Brands like Tod’s and Longchamp are already taking advantage of this type of influencer insight, even from those who don’t have their own fashion line, like blogger Mr. Bags. The handbag influencer has such a close relationship with his fans that he knew exactly what color to use when Tod’s approached him about doing a collection campaign last year. He knew that his posts with blue bags received the most engagement, and sure enough, 200 Tod’s bags in shades of blue sold out on WeChat within 24 hours.

Not long after, Longchamp approached Mr. Bags to help them design their Year of the Dog handbag collection, knowing that he would be best situated to understand what their millennial women market would want. While Chinese New Year is typically known as a time when brands release collections whose designs take holiday symbolism way too literally, Longchamp bet on innovation and practicality, designing smaller handbags and better-placed pockets to suit their target customers.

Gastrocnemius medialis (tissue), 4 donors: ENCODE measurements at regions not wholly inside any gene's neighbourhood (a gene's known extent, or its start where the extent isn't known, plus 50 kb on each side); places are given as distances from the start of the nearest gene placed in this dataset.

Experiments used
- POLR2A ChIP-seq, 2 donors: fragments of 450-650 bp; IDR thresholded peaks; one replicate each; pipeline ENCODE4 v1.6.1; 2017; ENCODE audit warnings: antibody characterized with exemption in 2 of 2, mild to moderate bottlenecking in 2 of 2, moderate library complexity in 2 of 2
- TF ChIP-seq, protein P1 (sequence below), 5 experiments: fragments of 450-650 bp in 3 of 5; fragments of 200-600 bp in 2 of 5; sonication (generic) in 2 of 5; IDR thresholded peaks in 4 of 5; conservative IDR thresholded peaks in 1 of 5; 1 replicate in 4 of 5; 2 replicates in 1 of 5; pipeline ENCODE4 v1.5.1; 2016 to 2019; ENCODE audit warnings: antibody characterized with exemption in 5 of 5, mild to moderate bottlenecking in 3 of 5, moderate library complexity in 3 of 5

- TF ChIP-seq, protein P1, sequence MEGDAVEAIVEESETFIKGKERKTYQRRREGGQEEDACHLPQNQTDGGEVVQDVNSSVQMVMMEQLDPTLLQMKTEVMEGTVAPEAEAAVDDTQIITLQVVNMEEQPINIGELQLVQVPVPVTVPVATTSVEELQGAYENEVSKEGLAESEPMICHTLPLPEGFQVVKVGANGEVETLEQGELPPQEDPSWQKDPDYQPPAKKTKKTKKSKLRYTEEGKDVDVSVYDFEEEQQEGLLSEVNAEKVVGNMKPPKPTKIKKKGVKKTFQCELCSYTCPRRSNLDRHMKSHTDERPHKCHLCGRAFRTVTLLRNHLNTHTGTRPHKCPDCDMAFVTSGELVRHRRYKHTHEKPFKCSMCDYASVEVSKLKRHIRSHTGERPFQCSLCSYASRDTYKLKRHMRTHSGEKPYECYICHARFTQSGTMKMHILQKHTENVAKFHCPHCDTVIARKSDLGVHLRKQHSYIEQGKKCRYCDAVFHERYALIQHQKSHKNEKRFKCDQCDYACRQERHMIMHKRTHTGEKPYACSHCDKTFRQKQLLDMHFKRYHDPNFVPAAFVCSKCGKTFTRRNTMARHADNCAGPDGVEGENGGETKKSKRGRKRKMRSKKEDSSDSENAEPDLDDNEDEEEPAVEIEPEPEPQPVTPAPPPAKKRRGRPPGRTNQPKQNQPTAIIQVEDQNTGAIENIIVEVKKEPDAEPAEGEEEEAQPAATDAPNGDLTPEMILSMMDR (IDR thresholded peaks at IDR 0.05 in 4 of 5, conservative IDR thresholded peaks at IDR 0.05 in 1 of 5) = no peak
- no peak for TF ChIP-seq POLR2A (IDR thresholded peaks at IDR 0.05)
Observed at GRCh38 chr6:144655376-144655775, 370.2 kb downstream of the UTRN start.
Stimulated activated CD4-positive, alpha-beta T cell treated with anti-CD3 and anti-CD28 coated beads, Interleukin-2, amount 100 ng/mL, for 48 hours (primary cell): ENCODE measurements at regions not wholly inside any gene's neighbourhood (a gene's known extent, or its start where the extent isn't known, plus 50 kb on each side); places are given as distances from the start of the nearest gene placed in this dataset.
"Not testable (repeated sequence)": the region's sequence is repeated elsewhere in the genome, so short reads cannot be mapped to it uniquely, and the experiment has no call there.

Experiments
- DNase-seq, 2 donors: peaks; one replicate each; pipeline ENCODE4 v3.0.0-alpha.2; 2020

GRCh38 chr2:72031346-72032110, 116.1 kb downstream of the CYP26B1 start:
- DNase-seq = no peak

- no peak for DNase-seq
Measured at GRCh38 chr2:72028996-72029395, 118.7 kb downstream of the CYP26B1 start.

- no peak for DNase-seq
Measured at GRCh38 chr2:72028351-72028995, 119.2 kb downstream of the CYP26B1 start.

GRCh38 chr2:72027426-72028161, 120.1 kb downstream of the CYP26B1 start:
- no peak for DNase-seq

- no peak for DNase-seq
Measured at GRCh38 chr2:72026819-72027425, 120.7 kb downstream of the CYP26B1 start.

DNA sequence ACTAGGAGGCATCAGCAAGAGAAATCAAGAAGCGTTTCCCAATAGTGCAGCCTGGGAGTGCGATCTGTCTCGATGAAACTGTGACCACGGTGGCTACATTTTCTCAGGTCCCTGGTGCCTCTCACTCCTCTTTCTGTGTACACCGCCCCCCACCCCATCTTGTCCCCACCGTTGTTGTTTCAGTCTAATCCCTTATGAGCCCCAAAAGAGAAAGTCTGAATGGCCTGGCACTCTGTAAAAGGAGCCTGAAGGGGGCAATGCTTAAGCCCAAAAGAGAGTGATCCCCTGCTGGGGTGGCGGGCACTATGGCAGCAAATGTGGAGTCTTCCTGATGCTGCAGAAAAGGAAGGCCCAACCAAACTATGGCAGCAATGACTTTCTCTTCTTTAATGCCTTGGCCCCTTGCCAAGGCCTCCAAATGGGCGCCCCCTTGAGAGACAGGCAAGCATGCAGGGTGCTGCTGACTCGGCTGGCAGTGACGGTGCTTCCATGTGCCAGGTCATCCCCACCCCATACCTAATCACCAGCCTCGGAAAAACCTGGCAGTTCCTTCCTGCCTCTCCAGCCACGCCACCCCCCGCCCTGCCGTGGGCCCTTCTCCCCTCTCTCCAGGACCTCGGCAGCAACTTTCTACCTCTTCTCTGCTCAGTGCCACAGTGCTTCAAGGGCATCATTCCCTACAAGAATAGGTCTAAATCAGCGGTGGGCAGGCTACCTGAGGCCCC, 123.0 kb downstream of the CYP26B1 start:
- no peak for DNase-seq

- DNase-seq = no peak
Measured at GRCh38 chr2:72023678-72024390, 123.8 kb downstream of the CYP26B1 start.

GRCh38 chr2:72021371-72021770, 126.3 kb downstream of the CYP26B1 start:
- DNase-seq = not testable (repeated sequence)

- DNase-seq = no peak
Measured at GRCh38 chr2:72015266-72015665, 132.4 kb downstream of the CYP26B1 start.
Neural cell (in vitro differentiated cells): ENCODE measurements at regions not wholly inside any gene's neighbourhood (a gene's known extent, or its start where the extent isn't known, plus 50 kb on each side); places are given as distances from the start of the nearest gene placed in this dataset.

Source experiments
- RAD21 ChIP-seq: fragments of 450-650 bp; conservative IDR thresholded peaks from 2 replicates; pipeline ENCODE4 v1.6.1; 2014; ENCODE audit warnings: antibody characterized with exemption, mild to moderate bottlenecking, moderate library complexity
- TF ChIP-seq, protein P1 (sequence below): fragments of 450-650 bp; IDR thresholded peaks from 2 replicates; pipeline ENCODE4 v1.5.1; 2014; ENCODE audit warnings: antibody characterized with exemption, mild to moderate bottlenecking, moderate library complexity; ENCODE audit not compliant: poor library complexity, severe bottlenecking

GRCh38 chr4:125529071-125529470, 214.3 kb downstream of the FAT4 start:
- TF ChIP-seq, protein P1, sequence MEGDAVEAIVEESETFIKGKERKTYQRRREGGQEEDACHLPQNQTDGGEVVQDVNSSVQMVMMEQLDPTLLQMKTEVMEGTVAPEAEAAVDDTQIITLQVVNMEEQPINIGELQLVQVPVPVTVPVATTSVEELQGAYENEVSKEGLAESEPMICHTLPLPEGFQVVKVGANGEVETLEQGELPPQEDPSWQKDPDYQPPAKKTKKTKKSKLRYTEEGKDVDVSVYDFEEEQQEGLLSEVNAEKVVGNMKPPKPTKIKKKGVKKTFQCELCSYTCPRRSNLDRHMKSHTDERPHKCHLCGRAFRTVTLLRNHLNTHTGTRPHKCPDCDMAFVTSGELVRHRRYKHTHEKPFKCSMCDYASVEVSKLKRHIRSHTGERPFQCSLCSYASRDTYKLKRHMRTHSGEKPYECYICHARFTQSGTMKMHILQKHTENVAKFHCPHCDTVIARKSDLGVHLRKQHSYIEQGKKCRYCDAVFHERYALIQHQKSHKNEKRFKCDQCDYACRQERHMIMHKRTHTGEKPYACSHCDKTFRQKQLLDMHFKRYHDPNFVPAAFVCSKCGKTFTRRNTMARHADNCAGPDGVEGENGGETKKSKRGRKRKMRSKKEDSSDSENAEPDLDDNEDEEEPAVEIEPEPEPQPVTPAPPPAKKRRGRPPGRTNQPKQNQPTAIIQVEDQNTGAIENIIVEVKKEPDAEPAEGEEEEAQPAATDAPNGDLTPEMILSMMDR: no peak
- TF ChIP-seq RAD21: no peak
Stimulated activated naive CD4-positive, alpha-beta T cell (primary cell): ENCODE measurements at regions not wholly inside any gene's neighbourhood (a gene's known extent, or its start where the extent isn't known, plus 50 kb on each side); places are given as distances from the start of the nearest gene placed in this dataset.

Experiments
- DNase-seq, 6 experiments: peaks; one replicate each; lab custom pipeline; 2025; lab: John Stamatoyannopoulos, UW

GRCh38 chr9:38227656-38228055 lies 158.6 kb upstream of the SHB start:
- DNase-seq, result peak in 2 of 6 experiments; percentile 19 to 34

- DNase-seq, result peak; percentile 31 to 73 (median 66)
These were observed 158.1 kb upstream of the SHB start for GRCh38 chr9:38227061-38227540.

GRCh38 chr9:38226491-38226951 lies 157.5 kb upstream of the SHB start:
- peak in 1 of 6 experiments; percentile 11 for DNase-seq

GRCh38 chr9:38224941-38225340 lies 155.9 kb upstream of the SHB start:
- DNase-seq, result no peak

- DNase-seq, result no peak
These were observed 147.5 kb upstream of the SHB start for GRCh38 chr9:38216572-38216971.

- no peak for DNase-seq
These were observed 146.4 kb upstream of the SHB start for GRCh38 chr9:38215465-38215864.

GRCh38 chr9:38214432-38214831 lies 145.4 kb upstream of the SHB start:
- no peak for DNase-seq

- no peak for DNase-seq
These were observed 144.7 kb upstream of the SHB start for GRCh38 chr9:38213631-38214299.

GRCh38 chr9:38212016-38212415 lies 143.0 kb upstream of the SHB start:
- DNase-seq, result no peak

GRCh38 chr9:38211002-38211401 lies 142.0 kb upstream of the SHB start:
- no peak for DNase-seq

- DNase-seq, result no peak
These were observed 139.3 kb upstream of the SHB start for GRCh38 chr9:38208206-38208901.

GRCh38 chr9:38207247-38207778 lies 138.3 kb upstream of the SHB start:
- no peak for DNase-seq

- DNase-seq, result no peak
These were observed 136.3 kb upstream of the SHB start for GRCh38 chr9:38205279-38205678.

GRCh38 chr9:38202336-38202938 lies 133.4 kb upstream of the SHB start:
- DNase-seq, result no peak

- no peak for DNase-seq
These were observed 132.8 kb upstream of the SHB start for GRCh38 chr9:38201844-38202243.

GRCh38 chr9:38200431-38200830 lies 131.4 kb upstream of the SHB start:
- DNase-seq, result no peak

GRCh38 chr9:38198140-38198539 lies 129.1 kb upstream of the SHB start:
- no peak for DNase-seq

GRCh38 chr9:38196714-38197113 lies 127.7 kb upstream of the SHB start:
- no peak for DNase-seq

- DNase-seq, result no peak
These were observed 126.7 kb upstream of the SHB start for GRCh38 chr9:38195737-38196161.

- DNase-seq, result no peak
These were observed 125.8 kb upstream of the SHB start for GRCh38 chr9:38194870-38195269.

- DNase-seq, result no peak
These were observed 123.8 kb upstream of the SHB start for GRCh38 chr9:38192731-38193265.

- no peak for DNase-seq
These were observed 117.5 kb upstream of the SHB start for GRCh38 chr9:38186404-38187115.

Influencer marketing Product Marketing Channel Phase.001

Product Marketing Channel Phase

Even if a brand has the design and testing phases down, launching a new product or a capsule collection with the right influencer on the right channels can help reach more targeted audiences that may be harder to find via more major e-commerce platforms like Tmall or